The Picture Exchange Communication System, or PECS, allows people with little or no communication abilities to communicate using pictures. People using PECS are taught to approach another person and give them a picture of a desired item in exchange for that item. By doing so, the person is able to initiate communication. A child or adult with autism can use PECS to communicate a request, a thought, or anything that can reasonably be displayed or symbolized on a picture card. PECS works well in the home or in the classroom and when transitioning from one place to another. Advanced language concepts can also be taught using PECS. It uses positive reinforcement and prompting strategies to teach the children how to use the system independently.


TEACCH: Treatment and Education of Autistic and Community Related Handicapped Children

It is a teaching method that manipulates the environment to encourage learning and develop independent skills. TEACCH is centred on five basic principles. First, physical structure refers to individual’s immediate surroundings. Daily activities, such as playing and eating, work best when they are clearly defined by physical boundaries. Second, having a consistent schedule is possible through various mediums, such as drawings and photographs. Third, the work system establishes expectations and activity measurements that promote independence. Ideal work systems will communicate objectives with minimum written instructions. Fourth, routine is essential because the most important functional support for autistic individuals is consistency. Fifth, visual structure involves visually-based cues for reminders and instruction.



This is a sign system used by those with learning and communication difficulties. It allows them to see as well as hear what is being communicated as speech is always used in conjunction with the signs. It can help those who have limited and unclear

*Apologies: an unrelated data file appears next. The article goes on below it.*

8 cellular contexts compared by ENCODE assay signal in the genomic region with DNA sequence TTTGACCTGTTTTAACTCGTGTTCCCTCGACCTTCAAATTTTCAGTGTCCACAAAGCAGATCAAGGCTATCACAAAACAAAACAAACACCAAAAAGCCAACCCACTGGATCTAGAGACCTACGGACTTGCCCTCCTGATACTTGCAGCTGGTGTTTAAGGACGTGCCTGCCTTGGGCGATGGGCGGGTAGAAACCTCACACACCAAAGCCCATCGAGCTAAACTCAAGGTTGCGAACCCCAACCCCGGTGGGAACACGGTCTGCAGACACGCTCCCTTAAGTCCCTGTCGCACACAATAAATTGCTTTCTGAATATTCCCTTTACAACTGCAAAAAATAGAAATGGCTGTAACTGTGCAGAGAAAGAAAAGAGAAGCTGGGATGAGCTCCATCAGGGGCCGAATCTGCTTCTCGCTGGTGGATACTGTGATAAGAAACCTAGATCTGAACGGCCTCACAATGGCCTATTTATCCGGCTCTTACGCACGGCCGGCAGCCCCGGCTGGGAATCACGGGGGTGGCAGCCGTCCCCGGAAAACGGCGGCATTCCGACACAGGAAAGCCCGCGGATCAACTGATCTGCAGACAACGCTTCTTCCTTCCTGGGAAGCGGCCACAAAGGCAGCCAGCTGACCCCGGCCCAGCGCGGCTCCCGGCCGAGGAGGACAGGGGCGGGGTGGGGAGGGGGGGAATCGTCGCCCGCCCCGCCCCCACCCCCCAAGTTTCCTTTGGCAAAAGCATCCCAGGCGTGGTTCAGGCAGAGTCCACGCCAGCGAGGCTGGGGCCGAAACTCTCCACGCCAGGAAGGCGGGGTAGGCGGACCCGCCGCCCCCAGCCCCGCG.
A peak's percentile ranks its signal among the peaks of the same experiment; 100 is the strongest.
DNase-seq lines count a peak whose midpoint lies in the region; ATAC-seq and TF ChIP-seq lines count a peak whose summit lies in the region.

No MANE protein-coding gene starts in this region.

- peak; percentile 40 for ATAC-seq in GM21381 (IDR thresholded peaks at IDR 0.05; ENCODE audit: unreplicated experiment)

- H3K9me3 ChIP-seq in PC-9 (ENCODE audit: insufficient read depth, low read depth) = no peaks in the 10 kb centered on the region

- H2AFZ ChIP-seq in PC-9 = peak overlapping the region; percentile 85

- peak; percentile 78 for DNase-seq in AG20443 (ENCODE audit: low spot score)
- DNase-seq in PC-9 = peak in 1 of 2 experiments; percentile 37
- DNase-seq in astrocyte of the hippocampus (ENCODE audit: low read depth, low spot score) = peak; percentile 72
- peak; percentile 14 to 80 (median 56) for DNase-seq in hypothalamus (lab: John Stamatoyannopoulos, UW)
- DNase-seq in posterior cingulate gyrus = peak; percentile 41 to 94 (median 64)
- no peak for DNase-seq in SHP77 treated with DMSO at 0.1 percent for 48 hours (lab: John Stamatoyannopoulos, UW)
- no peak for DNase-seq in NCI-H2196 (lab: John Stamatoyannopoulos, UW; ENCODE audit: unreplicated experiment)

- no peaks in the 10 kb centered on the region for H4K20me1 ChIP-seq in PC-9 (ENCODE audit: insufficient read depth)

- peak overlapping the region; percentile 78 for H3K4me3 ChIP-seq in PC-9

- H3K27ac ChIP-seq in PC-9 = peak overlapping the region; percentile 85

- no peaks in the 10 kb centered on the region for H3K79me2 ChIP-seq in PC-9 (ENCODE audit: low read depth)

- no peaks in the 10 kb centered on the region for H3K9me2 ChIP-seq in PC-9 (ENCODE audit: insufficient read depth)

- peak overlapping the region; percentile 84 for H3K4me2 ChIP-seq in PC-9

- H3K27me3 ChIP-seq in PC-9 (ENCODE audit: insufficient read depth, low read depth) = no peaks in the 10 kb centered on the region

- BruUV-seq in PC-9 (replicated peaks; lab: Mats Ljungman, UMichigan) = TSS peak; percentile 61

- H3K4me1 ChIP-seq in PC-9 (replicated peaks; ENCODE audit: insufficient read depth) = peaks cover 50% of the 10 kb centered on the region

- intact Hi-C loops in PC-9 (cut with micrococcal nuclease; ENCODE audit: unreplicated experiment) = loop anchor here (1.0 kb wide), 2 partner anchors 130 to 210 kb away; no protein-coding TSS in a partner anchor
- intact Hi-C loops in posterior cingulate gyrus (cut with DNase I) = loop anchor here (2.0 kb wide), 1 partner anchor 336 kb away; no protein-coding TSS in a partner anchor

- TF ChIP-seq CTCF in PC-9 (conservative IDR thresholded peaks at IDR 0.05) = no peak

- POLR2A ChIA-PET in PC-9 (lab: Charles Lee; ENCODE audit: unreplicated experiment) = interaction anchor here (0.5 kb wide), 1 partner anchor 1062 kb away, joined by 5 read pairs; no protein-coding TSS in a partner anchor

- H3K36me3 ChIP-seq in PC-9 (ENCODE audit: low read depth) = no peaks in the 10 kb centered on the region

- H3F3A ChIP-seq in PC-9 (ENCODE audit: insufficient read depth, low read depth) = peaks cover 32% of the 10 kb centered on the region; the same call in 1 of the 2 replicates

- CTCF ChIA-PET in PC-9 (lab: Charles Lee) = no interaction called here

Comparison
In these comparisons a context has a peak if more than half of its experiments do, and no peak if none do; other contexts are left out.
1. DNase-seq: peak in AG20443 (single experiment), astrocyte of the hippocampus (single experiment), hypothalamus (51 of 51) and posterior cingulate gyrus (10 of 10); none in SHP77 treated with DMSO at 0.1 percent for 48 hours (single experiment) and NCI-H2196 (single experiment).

speech to communicate with others. It encourages eye-contact and can give children confidence to try new words.


Social stories

Social stories are an easy and effective way of teaching appropriate behaviours to children with special needs, by using written or visual cues that help guide children who struggle to navigate unfamiliar social situations, whether on the playground, at the doctor’s office, or even in the classroom. The applications of social stories are limitless and can be catered to your child’s comprehension and needs. Social stories are typically broken down into several steps with descriptive words and terms that best communicate the social situation. The information is given in a reassuring manner that is easily understood by the reader.


Occupational Therapy

These activities help children with autism get better at everyday tasks, like learning to button a shirt or hold a fork properly. But it can involve anything related to school, work or play. The focus depends on the child’s needs and goals.


Speech Therapy

This helps children with speaking, as well as communicating and interacting with others. It can involve non-verbal skills, like making eye contact, taking turns in a conversation, and using and understanding gestures. It might also teach kids to express themselves using picture symbols, sign language, or computers.